Several studies have demonstrated an abnormal activation of T-cells in bipolar patients, regardless of the phase,[58] whereas others have found an increase in T-cell proliferation and activation during manic states that normalized after full remission.[105,106] A recent study demonstrated an increased proportion of circulating monocytes in BD patients,[107] and a correlation between a subcluster of monocyte proinflammatory gene (i.e. CCL2 and CCL7) expression and excitatory symptoms was found.[108] Interestingly, total leukocyte counts are higher in mixed states than in pure manic states, and this difference appears to be due mainly to an increased number of neutrophils and monocytes.[109]

    Oxidative stress is defined as the imbalance between oxidant and anti-oxidant agents, provoking macromolecular and cellular damage and ultimately inducing impairments in neuronal survival, plasticity, and signal transmission.[110] Alterations in the oxidative status have been found to differ within mood states in BD patients. Peripheral levels of nitric oxide (NO), a powerful oxidant agent, are higher in BD patients, especially during mania, and also positively correlate with the number of lifetime manic episodes.[111,112] When compared with euthymic subjects or healthy controls, manic patients show higher levels of thiobarbituric acid reactive substances (TBARS) and protein carbonyl content (PCC), peripheral markers of lipid peroxidation and oxidative damage to proteins, respectively.[113] TBARS levels normalize after treatment with mood stabilizers and anti-psychotic drugs.[114] Levels of superoxide dismutase (SOD), a main component of the anti-oxidant defense system, are also higher in BD patients during mania, suggesting a compensatory response to increased oxidative stress.[115] The imbalance in the oxidative state of manic BD patients is normalized by lithium treatment.[116]

    Arachidonic acid (AA) is one of the most abundant fatty acids in the brain and is a precursor in the production of prostaglandins (PG). PG are hormone-like lipid compounds, synthesized from AA by cyclooxygenase (COX) isoenzymes, and play crucial roles in the promotion of systemic inflammation.[117] Protein and mRNA levels of COX isoform-2 (COX-2) and other AA signaling pathway enzymes, such as phospholipase A2 (PLA2) and membrane prostaglandin E synthase (mPGE), are higher in the postmortem frontal cortex of bipolar patients than in healthy controls.[118] A recent study suggests that some of these alterations might be due to epigenetic mechanisms.[119] Amongst other pro-inflammatory stimuli, COX-2 expression is induced by TNF-α,[120,121] the production of which has been found to be increased during manic relapses of BD as already described. Lamotrigine and valproic acid, two widely used mood stabilizing agents, decrease COX-2 expression in rat frontal cortex.[122,123] Unlike lamotrigine,[124] however, agents known to be effective in treating mania, such as lithium, carbamazepine, valproate, and the anti-psychotic drugs clozapine and olanzapine, also decrease AA turnover in rat brain,[125-135] eventually modulating dopaminergic and glutamatergic transmission.[136-138] On the other hand, the antidepressants fluoxetine and imipramine, but not bupropion, increase AA signaling and turnover in the rat brain.[139-141] These findings are intriguing, considering that antidepressant treatment in bipolar patients often leads to a switch from a depressive to a manic/hypomanic state[142,143] and that, amongst antidepressants, bupropion is the drug associated with the lowest risk of inducing switching.[144,145] Taken together, these findings suggest that manic/hypomanic phases might be associated with a higher rate of AA signaling, an interesting hypothesis that would need more in-depth research.[146] Novel neuroimaging techniques such as positron emission tomography with 11C-labeled fatty acids might help to better clarify the AA turnover and signaling cascade in the brain of BD patients and its role in the development of symptoms.[147]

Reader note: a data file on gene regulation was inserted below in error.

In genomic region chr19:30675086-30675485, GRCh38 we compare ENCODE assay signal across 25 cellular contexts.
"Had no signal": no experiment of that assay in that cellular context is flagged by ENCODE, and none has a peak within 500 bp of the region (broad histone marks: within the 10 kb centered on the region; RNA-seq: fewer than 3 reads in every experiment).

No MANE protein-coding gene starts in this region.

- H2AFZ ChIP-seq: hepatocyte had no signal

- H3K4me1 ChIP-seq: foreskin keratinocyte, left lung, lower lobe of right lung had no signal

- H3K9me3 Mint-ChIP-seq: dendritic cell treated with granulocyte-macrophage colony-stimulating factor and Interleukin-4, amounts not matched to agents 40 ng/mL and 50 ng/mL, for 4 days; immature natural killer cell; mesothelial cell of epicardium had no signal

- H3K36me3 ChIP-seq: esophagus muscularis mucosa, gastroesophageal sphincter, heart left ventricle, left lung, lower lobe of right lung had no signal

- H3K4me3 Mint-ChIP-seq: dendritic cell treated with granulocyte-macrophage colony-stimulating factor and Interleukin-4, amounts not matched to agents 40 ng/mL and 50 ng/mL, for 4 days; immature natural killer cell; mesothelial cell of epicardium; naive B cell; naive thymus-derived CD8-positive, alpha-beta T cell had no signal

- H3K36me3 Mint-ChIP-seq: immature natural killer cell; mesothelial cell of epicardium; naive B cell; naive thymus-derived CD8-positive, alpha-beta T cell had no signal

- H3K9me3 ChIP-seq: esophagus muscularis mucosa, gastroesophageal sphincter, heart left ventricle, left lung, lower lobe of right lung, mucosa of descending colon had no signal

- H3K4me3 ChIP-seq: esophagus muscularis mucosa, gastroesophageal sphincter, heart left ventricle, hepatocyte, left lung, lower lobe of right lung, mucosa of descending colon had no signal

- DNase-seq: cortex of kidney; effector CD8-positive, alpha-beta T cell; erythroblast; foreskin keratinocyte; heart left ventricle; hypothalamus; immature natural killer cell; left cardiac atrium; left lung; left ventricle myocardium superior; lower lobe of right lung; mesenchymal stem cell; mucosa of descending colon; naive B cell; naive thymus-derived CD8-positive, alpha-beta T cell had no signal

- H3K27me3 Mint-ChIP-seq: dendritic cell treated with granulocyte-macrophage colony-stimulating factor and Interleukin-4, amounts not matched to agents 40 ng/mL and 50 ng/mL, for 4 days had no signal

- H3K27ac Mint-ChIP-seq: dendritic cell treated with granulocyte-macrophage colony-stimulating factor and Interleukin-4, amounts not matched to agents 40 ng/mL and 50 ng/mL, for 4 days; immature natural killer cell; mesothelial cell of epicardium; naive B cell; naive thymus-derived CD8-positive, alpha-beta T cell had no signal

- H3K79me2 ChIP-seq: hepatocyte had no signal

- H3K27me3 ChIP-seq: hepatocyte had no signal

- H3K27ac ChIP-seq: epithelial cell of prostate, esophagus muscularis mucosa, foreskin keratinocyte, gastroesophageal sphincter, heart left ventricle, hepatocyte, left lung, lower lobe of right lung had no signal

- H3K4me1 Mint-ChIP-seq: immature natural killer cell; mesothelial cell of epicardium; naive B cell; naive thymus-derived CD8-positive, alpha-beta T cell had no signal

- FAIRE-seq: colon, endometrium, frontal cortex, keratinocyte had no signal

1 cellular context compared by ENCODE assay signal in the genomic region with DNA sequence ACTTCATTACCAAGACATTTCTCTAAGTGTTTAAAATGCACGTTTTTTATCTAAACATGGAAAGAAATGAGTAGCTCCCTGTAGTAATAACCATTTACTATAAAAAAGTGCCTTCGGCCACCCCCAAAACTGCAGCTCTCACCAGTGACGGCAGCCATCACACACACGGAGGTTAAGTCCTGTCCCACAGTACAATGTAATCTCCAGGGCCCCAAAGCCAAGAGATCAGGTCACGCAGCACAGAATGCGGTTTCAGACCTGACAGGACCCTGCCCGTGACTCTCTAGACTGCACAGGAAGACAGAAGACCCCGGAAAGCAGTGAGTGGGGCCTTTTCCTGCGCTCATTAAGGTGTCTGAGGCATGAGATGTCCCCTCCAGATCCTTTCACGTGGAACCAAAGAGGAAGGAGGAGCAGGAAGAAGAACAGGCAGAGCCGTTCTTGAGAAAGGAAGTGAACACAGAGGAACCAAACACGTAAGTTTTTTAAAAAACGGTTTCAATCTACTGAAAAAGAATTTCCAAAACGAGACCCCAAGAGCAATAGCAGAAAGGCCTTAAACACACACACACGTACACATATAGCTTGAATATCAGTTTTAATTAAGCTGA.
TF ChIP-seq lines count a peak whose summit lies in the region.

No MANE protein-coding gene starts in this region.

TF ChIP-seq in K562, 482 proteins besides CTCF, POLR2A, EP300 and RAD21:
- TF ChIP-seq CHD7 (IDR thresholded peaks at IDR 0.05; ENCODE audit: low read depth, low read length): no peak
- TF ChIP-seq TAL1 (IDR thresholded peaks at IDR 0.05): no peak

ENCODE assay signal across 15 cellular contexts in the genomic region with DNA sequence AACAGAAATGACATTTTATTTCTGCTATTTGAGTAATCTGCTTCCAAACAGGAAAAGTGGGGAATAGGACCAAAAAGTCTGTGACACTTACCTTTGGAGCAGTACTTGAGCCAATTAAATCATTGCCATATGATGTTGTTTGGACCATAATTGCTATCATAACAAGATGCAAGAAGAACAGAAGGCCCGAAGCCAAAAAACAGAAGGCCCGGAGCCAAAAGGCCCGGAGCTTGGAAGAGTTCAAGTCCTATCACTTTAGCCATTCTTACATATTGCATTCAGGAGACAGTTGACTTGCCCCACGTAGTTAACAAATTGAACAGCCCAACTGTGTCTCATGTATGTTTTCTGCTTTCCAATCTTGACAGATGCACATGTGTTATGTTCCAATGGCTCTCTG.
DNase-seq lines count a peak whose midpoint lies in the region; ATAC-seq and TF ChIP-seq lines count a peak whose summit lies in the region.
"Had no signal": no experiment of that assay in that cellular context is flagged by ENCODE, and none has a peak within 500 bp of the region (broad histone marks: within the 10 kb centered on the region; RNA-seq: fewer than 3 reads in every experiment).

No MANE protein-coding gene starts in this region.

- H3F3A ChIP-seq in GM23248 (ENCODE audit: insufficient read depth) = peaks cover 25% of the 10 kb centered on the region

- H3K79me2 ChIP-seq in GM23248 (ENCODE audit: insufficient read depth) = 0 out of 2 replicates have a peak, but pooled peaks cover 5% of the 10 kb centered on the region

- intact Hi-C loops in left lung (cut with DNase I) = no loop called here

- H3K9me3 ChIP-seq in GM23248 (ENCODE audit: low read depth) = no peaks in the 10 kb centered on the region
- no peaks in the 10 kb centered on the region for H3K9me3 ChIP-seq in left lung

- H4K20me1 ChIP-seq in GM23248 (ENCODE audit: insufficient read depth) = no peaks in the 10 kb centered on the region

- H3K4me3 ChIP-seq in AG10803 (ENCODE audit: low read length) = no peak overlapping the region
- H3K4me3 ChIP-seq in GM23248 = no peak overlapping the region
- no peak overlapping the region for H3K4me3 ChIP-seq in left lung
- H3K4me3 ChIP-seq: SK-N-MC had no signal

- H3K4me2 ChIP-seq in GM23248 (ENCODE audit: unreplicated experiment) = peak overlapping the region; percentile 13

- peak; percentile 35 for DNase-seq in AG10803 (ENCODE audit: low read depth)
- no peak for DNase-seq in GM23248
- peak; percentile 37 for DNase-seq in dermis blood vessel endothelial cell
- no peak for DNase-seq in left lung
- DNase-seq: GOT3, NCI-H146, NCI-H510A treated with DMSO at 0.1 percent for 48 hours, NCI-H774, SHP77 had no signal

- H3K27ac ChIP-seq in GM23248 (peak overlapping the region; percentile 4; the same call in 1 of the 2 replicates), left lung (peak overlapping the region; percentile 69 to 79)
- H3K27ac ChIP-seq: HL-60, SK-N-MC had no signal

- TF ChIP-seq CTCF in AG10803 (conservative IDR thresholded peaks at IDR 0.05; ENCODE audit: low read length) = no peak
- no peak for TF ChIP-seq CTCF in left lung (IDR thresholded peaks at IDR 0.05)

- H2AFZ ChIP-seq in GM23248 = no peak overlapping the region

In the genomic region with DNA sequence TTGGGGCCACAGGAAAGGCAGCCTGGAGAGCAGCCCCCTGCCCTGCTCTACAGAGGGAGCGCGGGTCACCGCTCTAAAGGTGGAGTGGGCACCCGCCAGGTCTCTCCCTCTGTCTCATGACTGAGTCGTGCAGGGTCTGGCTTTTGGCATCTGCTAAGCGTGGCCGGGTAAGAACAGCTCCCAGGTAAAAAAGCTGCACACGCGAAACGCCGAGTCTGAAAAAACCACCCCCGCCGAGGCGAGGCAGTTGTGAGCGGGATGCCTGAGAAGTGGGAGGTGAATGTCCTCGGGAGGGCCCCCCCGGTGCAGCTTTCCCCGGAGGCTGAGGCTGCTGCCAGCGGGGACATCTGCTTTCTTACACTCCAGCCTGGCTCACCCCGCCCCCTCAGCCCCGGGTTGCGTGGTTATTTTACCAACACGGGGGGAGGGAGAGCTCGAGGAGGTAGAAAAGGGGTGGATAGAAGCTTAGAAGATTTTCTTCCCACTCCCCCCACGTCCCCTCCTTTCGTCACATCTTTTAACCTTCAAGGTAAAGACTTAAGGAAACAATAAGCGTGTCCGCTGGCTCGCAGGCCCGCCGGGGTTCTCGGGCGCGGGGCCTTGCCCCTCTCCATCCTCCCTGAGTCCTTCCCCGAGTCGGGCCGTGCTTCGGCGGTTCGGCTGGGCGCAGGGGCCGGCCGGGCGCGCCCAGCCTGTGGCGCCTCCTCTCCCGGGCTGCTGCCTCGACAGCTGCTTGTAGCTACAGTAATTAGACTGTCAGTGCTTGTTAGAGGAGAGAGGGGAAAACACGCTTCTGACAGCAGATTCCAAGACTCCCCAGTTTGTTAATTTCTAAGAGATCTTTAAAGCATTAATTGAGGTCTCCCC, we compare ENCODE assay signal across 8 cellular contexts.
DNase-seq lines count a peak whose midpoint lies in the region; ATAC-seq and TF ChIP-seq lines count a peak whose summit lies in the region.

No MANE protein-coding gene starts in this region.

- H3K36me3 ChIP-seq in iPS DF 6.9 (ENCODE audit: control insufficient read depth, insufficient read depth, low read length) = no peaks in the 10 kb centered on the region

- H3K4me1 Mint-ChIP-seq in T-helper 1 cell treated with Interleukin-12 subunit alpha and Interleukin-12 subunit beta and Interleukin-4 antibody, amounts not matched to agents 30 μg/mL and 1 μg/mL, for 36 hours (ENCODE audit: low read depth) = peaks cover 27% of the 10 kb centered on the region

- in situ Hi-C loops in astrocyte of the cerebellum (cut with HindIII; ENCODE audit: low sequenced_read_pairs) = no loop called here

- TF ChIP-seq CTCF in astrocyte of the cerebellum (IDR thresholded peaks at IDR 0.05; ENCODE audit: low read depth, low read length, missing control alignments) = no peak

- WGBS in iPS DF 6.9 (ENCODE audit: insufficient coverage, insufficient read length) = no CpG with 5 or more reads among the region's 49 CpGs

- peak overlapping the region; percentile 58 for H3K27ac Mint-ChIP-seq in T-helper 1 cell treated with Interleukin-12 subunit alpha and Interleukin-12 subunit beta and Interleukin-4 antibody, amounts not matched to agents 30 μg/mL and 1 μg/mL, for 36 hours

Microglial cells are the resident macrophages of the central nervous system and play critical roles both in physiological and pathological functioning of the brain, as well as during neurodevelopment.[148] One of the most important activities of microglial cells is to regulate inflammation within the CNS via the production of pro-inflammatory cytokines and free radicals, as well as anti-inflammatory components.[149] Aberrant microglial cell number and function is involved in the pathophysiology of psychiatric disorders, including BD,[28,66,150-153] possibly modulating GSK-3β/Wnt pathway activity through neuroinflammation.[67] However, to date, little is known about direct correlations between excitatory symptoms and glial activity.[67] During acute manic states, alterations in neuronal/glial interactions and glutamatergic transmission have been demonstrated by proton magnetic resonance spectroscopy.[154] Some additional evidence on this issue has been provided by animal experiments. Mice lacking the alpha-2 isoform of Na+/K+-ATPase, also known as the sodium pump, show some manic-like behavior (i.e. hyperlocomotion), and hyperlocomotion is prevented by pre-treatment with lithium.[155] Na+/K+-ATPase inhibitors, such as ouabain, have been extensively used in animal experiments to model BP.[156] The alpha-2 isoform is expressed exclusively in glial cells[157] and is reduced in postmortem temporal cortex of BD patients.[158]